Even Better Tomorrow: Chile Verde Short Ribs

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You know when you go to the taqueria and they have those innocent little salsa buffets and you end up hording sauce in a soda cup, like it's one of those free for alls?  Like when my mom asks me to fill 6 six little tubs of pico de gallo because she eats them like appetizers?
Yeah.  You horde them too, especially the green sauce.
I should've just stopped by my local taqueria to swipe some salsa for my less than blog-able "south of the border" crab cakes, but I bought tomatillos instead, determined to make my own sauce.  I didn't have a vision or even a direction for this salsa and it ended up a little tart and a lot in excess.  The meal itself was ok, but forgettable.  The only thing that bothered my very core was this salsa failure, this flat ode to the tomatillo.
What do equestrians do when they fall of the horse?  Get right back on it!  With some time and a bit of onion, I coaxed these tart flavors into something brewed and bold:
Short Rib Chile Verde. And they're even better the next day...
The brewing liquid, salsa verde, is made out of a tart tomatillo, commonly misunderstood as an underripe tomato.  That it is not.  It comes encased in a husk and is more related to the gooseberry and the schnozberry than it is the actual tomato itself.   In salsa, tomatillos are either raw or roasted, for a bit of sweetness.  In past experiments I have enjoyed both sweetness and tartness.  I used both for the recipe because I am indecisive.
SHORT RIB CHILE VERDE (Serves 4), 4-5 hours; Active 1-2 hours
- 1.5 lb short ribs, cut into 2 inch chunks
- 1/4 c flour
- 1.5 lb tomatillos
- half onion, chopped
- 1/2 yellow bell pepper, chopped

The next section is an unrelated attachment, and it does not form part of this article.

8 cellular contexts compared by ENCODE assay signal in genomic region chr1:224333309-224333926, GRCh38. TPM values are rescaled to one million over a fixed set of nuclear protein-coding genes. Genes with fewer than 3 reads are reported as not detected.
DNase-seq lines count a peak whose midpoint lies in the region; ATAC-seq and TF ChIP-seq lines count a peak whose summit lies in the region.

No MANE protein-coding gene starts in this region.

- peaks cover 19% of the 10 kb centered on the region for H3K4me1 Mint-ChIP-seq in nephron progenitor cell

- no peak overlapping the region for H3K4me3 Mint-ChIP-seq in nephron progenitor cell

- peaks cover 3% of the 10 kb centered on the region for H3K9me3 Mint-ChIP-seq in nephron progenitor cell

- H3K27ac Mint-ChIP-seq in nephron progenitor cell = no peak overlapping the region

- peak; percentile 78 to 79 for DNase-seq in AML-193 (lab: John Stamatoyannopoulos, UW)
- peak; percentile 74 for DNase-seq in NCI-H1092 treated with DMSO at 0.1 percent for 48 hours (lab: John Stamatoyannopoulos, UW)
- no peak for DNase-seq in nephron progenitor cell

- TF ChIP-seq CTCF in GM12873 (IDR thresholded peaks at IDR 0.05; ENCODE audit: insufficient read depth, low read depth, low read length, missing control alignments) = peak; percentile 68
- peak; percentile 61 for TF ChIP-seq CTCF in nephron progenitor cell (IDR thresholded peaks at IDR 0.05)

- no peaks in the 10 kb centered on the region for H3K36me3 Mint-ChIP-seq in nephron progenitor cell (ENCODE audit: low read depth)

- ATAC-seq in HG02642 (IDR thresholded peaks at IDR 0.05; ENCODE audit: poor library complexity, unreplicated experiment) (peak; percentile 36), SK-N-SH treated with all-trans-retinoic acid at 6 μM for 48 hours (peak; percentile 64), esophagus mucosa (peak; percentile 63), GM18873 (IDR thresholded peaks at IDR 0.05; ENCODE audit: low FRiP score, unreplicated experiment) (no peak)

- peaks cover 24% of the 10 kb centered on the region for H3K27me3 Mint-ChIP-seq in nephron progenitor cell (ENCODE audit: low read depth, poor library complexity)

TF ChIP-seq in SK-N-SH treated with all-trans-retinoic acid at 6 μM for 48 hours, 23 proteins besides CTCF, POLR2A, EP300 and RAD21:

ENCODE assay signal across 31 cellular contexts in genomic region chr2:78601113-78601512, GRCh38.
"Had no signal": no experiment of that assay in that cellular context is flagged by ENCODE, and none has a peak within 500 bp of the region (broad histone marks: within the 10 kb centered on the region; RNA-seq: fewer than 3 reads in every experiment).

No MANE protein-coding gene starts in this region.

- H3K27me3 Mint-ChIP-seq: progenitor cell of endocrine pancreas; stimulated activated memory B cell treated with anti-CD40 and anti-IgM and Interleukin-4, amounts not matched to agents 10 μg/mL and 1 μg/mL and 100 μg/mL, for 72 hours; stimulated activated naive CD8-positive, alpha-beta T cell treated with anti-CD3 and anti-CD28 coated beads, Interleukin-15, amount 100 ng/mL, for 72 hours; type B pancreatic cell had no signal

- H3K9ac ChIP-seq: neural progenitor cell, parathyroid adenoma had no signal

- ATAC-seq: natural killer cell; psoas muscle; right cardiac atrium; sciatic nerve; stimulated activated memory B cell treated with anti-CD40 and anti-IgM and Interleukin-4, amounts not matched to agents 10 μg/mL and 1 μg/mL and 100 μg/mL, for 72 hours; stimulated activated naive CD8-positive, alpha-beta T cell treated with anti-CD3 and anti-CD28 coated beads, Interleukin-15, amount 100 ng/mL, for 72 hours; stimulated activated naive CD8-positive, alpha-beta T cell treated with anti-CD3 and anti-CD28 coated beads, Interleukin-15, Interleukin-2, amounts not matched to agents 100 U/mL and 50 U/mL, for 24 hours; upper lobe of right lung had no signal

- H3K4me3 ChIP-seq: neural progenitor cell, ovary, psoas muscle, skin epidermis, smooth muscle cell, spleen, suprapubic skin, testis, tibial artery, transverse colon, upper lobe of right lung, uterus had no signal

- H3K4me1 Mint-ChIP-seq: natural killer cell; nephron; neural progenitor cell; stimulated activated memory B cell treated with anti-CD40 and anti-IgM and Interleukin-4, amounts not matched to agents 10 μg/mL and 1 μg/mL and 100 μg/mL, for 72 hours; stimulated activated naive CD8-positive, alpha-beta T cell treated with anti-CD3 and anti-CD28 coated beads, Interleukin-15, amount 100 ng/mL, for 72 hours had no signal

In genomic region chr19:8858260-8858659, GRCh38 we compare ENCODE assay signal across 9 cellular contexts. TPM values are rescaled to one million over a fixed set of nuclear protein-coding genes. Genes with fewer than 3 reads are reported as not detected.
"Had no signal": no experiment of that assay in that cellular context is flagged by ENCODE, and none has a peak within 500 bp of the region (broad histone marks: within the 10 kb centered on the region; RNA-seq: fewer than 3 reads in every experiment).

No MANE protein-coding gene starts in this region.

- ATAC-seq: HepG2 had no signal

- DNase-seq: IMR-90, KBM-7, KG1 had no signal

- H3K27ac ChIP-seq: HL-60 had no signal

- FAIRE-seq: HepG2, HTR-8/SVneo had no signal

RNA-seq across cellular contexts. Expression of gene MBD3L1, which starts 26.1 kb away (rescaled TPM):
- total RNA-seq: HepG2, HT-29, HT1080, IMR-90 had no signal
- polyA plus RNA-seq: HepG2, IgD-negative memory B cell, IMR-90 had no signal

- 1 serrano pepper, finely minced
- 1 ancho chile pepper, chopped
- 2 green onion stalks, chopped
- 2-3 garlic cloves, sliced
- 1 16 oz can of chicken broth
- 2 T oil
- 3/4 c cilantro, chopped
- 1 bay leaf
1. Heat the broiler and broil half or all of the tomatillos 4-5 inches away from the flame for 4-5 minutes on each side.  Broiling matures the tart into tangy. If you want to sweeten up the dish, roast all.  The tomatillos should be slightly browned, olivey and soft.  Cool them afterwards.
2. While the tomatillos are broiling, chop the onions, garlic, peppers, green onions and set aside.
3. Finally, for the meat.  Rinse, dry with a paper towel and salt & pepper on each side.  I admit to using boneless short ribs, because I was in a penny pinching mood, but go for bone-in short ribs, please!
4. Pour flour onto a plate and quickly dredge (coat) the meat on all sides, shaking off excess flour.
5. In a 3-4 quart pot, heat oil on high.   Place the meat in the pot and let it sizzle away.  If all the pieces do not fit in one layer, do two rounds.
**You are BROWNING the meat not COOKING it.  The meat will cook later.  You are sealing the outside of the meat, with little care in the world for what interior looks like.  This way, liquid on the inside can't escape, producing a juicier product.  Once the meat comes into contact with the pot, don't move it around or you will disurb the crust formation. 3-4 minutes on the first side and flip to another.  If the meat sticks, brown it some more. Subsequent sides might take less time to brown.  (more photos)
6. Once the meat is browned, remove it from the pot, and add your veges.  Saute with a little added oil and salt if needed, med-high, 3-5 minutes.
7. Transfer your veges to a blender.  Add cilantro and tomatillos, roasted or not, and blend until smooth.  If you prefer a little chunk, blend less. If you see too much skin, strain.  Transfer back to the pot, along with the chicken broth and the bay leaf.
8. Add in meat. Bring to a boil, reduce to a simmer, cover, and cook for 3 hours.
You will get something that looks a bit like this.  Enjoy!
Remember, save some fore tomorrow!